Primer Depth Indicator

  • I usually measure primer depth with a caliper, either a Mitutoyo digital or Starret dial and did have a set up using a dial indicator with a magnetic base. The indicator was a pain to set up so I decided to make an a adapter for the indicator. I'm sure someone sells these and it took me two modifications on this one to get it where I like it. There is also a base that will attach to the beam of your calipers if they have the right dimensions. Don't know if they would help steady it to do the measuring. Tilting the beam throws you way off when trying to use the stinger. The first specimen I made I had drilled the 3/8 hole the tube of the indicator is inserted in to mount it end to end so it was hard to get the case centered and would tilt if you were on the edge of the hole so I made a stainless steel bushing with a small clearance hole for the plunger and pressed it in. That was better and zeroing the dial was easy. Just set it on a flat surface and rotate the face to zero. I took it one step further and counter bored the face of the adapter a couple of thousands bigger than the case head of a 308 base cartridge so when you inserted the case it centered the primer right in the plunger. It took a little measuring to get the overall length right so when I was at zero with a .200 preload on the plunger I was at six o clock which makes it easy to see. Only catch is I have to use a dummy plug to set my zero which was no big deal just an aluminum shaft turned to .473 and inserted into the counter bore. I haven't tried a smaller case head like a .223 but it should be good. While making this fixture I noticed a lot about case heads. They're not all real flat and the head stamps can have high spots and unless you mechanically true the primer pockets with a cutter they can vary in depth. Just for grins I pulled a box of reloads I know I used a Lee hand cramper to seat the primers with and measured them with my new tool and also with a digital scale. The results were some were as much as three thousand's deeper a couple out of twenty was even more but none were much less than an average of about .004 deep. I did the same test with some recent loads primed with a CPS Lite and the error was .0005 to .001 deeper with a few wild ones going .002 over. I blame the wild ones on the pockets themselves or me pulling extra hard on the press. I guess what I'm trying to get across is if you don't do any treatment to the pockets it's not worth losing sleep if you get some wild measurements. You certainly can't blame the CPS, It's doing exactly what it is supposed to do. The other types relying on feel can't hang.

  • Good stuff. I had something similar made and will be offering it as a kit with digital indicator in the future.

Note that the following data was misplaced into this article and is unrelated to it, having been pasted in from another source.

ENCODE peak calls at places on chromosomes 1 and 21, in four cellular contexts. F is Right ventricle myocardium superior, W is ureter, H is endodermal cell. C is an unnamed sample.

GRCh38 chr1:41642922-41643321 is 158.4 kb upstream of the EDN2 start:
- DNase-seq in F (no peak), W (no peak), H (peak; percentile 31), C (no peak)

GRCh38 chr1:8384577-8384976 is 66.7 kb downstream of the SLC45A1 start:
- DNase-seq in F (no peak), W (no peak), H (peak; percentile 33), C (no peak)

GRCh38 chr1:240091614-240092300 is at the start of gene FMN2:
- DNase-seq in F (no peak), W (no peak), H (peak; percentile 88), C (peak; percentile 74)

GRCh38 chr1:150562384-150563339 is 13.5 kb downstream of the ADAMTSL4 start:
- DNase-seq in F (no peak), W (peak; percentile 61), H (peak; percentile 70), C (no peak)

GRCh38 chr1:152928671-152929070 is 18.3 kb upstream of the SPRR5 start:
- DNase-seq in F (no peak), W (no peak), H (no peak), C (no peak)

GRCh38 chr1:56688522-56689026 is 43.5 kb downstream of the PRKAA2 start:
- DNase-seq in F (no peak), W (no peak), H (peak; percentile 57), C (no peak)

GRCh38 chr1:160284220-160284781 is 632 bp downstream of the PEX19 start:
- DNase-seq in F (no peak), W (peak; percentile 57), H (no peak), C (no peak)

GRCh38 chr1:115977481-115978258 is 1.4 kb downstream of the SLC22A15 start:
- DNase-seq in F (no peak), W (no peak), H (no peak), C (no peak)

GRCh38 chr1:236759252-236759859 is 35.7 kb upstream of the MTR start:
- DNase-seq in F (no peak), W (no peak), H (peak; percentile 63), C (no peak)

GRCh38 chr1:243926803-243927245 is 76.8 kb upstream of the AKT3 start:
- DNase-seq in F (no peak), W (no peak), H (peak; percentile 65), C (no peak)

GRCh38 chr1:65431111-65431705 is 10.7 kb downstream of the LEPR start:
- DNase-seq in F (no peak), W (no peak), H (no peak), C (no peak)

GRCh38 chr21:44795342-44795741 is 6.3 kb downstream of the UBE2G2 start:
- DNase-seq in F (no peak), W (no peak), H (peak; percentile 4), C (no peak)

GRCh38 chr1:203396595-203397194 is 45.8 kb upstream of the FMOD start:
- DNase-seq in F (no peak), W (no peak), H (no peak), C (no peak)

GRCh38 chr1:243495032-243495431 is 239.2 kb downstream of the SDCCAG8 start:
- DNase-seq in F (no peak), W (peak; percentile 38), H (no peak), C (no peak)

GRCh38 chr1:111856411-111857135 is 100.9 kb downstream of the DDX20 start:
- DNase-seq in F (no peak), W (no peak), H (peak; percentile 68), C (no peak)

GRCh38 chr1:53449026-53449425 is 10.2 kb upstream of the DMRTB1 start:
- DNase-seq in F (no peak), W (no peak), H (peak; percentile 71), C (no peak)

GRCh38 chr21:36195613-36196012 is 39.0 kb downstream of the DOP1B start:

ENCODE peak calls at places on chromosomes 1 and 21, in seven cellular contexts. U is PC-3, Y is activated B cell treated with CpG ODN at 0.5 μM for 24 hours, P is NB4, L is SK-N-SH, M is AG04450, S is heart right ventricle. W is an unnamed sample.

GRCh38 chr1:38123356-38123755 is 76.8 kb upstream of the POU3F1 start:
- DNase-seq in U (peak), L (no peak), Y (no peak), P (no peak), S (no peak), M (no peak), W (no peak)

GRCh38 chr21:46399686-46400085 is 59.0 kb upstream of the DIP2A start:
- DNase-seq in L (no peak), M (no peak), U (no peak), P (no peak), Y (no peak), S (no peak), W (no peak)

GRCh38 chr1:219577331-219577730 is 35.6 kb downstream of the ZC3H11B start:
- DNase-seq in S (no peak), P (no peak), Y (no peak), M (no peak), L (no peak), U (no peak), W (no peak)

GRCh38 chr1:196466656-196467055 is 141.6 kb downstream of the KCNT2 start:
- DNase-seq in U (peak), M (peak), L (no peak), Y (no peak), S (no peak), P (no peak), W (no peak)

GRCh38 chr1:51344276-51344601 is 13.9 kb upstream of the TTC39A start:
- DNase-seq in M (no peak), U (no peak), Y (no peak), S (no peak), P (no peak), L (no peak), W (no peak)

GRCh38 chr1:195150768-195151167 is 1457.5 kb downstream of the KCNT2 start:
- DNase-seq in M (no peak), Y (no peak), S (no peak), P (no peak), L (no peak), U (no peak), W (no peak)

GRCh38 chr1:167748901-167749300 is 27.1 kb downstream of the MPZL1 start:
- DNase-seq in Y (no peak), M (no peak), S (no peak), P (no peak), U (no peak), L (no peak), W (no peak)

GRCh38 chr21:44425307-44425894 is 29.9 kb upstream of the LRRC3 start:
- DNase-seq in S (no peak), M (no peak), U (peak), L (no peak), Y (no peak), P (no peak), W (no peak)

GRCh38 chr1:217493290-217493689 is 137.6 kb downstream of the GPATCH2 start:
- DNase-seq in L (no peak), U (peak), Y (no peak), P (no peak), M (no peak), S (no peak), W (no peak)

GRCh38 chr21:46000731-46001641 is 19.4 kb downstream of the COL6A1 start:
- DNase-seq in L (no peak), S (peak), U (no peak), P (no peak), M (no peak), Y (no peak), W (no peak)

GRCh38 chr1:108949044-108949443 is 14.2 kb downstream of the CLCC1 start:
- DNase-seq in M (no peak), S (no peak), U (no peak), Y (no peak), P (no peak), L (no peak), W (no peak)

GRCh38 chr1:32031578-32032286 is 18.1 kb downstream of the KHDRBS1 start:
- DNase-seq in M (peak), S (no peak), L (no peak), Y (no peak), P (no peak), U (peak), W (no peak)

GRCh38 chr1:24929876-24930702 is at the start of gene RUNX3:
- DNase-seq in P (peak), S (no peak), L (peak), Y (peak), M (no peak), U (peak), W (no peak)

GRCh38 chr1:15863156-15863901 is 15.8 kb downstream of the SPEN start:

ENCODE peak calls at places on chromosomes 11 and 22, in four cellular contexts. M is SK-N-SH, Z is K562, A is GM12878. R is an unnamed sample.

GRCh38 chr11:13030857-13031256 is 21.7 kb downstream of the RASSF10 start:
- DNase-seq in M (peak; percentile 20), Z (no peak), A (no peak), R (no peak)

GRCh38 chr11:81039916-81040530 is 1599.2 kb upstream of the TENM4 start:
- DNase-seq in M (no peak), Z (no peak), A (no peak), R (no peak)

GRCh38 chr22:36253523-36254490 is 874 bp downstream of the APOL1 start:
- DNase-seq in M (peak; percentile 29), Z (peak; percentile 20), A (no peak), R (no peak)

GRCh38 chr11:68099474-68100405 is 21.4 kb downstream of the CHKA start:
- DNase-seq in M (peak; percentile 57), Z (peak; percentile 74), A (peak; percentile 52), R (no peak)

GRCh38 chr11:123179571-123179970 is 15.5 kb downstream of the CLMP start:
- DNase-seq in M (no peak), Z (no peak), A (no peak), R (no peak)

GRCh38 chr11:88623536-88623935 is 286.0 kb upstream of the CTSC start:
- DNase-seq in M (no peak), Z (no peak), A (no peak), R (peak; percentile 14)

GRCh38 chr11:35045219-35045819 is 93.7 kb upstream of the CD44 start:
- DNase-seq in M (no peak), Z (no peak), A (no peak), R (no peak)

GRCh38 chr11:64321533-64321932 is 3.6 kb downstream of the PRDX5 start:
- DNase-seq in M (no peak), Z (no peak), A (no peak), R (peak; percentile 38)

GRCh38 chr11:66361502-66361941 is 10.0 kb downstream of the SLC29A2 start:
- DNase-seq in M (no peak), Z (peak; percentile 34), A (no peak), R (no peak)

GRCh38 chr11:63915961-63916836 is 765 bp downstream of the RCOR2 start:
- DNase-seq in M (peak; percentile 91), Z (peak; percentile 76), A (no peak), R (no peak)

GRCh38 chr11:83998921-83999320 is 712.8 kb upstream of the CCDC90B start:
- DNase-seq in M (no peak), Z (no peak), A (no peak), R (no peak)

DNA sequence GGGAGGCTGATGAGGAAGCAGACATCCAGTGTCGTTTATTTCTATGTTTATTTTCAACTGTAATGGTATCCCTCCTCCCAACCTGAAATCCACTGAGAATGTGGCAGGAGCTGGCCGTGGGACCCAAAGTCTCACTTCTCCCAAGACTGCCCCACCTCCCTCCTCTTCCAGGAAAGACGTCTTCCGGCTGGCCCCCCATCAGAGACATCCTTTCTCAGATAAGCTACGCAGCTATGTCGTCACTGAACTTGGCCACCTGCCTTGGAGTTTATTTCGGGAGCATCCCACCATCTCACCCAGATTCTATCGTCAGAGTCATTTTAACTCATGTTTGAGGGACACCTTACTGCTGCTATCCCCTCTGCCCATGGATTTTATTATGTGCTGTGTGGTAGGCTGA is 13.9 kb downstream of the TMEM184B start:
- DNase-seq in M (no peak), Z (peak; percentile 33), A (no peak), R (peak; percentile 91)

• @orkan
    Digital would be nice with a finer resolution. That cheap Shars will change if you push the plunger side to side any and that's why I did the counter bore to limit movement. The ball shaped tip of the plunger is too large to go inside the primer pocket to measure its depth but I have seen a digital with a small pointed attachment that would work for that purpose. The set screw if over tightened will bind the plunger so finger tight is all you can go on that, something to consider when mounting. I plan on making one with a knurled head later.

  • Is all figured out. :)

  • Made another one today for a .223 case or similar. Other than make the smaller counter bore I did change up the way I made this one. I drilled the hole in the body about .040 undersized and finished it with a tiny boring bar and got a nice slip fit with no movement. Don't need a set screw. May wear though and need one later but not for now. The first one I drilled with an under size bit also and like always a drill bit drills a larger hole and it came out loose so the set screw. Wish I had a DRO on this old dog. Hell, I wish I had a new lathe with one sitting on it.

  • I went digital with the primer tool last week. I ordered a new indicator with some skinny probes to get inside the primer pockets to measure their depth and also measure the actual primer depth after seating. Of course the probes are smaller than the flash holes so I made a 4mm sleeve for the pointed one to measure pocket depth and made it just long enough for the point to barely enter the hole. A slight modification had to made for the zeroing tool with a center drill and turned the other end to the correct diameter to enter the recess of the base for corresponding types of brass. To measure the primer depth I install the non pointed small probe. I also made a stand for it but it can still be used without it and actually seems easier to work that way. The slightest movement of the case makes the display shift and using both hands helps keep the case tight against the base. I have been measuring pocket depth on new brass and hardly any are showing much error. Sometimes the half thousands will flash and and at the worst maybe a thousands. Like I said any movement or tilting of the brass will show up on the digital readout even though it's a relatively inexpensive one. Fired brass is a different story. It gets bent up regardless of what it's fired in. This is about as far as I'm taking this project.
    Pocket Probe
    Primer Probe